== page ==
The Soviet (later Russian) submarine "Losharik" (Project 210) design (multiple pressure-hull spheres with a submarine external superstructure) is believed to be able to approa…ch depths approaching 20,000'. As far as being silent, reactors can only be quieted so much, and the sound profile characteristics at that depth mean that any sound she generates would be pushed back toward the surface by sea pressure (cold temperatures bend sound down in the ocean, until pressure forces it back up) with a vengeance. While she'd have an advantage in deep, cold water, she'd be vulnerable to detection within the 100 fathom curve of most continents (where the edge drops from shallow to deep depths) like any other boat. While such a design might make it able to dive deeper and quieter, it also exacts strict limitations in equipment (weapons, sonar, etc.). While a unique design, it's more of a long-range independent DSRV / Research platform than a traditional submarine by naval warfare concepts. The vessel was originally laid down in 1988, but over the years the lack of funding after the collapse of the Soviet Union led the Russians to actually seek outside investors to complete it (including Americans, who declined). This is likely due to Soviet-era submarine reactor technology, which had significant problems. Either way, the boat's design makes it essentially useful only as a rescue/special operations/research platform, not unlike the U.S. Navy's NR-1 and DSRV, though on a much larger scale and with its own power source, not requiring a tender to launch and recover. It's most likely that the Soviets, having gained considerable intelligence knowledge from spy John Walker in the 80's, and release of the story concerning Project Azorian in the early 70's (erroneously called Project Jennifer by the press), could also have envisioned their own spy boat in the spirit of the U.S. Navy's USS Halibut (SSN-587) (Soviet submarine K-129 discovery/imaging), and USS Parche (SSN-683) ("Operation Ivy Bells"), but with much deeper depth capability, which was a limiting factor in the recovery effort of the K-129 by the CIA. Both the Halibut and Parche were used extensively in research, special operations, and rescue roles. Since the decommissioning of those boats, the Seawolf-class USS Jimmy Carter (SSN-23) has replaced them in those same spy roles. With the intelligence-gathering aspect it's important to also note submarine concept design and implementation; it takes many years for the concept to go into actual production (even for the Soviets, who experimented with many design concepts). This means that the idea for Project 210 likely started in the late 70's or early 80's. As an example, we were first briefed on the initial Seawolf-class design in 1982, but 7 years before the first hull was laid down, and another 9 before commissioning.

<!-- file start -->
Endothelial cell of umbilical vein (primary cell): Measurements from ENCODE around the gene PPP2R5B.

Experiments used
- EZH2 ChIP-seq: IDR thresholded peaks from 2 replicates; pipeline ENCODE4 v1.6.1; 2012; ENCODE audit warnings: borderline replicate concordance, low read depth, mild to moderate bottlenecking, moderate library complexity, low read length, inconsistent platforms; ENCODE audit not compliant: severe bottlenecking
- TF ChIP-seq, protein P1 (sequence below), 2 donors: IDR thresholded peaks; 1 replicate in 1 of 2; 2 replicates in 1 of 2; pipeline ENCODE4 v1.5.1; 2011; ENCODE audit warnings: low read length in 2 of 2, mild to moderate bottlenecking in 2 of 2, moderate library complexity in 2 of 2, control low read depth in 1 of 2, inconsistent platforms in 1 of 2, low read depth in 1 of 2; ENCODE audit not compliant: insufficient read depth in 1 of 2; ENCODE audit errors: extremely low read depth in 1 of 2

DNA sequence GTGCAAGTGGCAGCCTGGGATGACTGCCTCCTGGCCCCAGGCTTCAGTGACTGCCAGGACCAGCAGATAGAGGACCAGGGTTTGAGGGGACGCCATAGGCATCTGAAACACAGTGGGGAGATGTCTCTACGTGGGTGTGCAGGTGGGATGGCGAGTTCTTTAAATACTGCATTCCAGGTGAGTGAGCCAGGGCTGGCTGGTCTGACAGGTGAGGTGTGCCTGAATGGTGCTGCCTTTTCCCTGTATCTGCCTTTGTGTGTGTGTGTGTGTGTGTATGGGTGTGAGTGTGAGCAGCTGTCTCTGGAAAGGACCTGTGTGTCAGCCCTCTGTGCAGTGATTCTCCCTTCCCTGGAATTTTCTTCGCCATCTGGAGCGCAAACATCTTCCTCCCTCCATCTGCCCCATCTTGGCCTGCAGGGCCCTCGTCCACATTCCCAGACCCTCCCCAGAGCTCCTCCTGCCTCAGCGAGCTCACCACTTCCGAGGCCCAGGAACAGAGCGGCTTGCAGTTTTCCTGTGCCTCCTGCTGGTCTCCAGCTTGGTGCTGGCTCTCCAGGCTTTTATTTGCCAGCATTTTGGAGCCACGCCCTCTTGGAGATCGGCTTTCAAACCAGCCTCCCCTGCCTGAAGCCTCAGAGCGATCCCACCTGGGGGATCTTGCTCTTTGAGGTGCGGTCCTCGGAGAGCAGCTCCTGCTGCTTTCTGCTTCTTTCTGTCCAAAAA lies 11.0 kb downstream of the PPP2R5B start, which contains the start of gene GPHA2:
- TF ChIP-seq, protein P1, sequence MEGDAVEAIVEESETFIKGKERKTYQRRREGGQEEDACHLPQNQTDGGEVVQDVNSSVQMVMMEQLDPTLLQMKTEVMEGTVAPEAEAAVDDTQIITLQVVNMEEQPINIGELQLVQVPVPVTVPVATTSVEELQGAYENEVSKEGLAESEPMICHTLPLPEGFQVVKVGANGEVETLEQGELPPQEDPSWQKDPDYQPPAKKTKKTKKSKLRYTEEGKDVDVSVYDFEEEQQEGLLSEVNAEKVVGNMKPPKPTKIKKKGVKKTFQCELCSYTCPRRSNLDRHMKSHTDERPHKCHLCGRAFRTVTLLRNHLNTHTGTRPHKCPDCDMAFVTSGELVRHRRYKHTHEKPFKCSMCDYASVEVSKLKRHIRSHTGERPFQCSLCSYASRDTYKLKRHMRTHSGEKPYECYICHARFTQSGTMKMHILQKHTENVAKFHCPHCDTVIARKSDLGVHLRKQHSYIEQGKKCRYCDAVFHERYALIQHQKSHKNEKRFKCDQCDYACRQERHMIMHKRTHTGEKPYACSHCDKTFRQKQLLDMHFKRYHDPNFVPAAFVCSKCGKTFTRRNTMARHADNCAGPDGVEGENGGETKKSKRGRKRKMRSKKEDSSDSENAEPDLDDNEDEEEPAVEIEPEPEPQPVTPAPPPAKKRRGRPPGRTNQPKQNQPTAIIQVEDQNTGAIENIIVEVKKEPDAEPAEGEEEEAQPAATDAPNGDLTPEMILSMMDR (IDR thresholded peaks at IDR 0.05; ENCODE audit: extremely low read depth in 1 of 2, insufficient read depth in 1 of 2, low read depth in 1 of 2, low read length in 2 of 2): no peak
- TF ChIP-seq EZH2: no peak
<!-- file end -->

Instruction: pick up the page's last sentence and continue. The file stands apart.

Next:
Answer 1 If you are asking for nuclear weapons Pakistan is the only Islamic country who have nuclear weapons. However, Iran's nuclear program is rumored to be intending to cre…ate a nuclear weapon in the near future. Answer 2 Pakistanis the only Muslim country having a nuclear weapon. Iran is never trying to have a nuclear weapon as the nuclear weapon is a kind of mass destruction weapons that are forbidden to use per Islam teachings (and other God religions) because this nuclear weapon kills the child, the woman, the old, and the plants and pollutes the universe. However, it is to be known also that also India, Israel, and North Korea have nuclear weapons in addition to USA, Russia, China, France, and UK.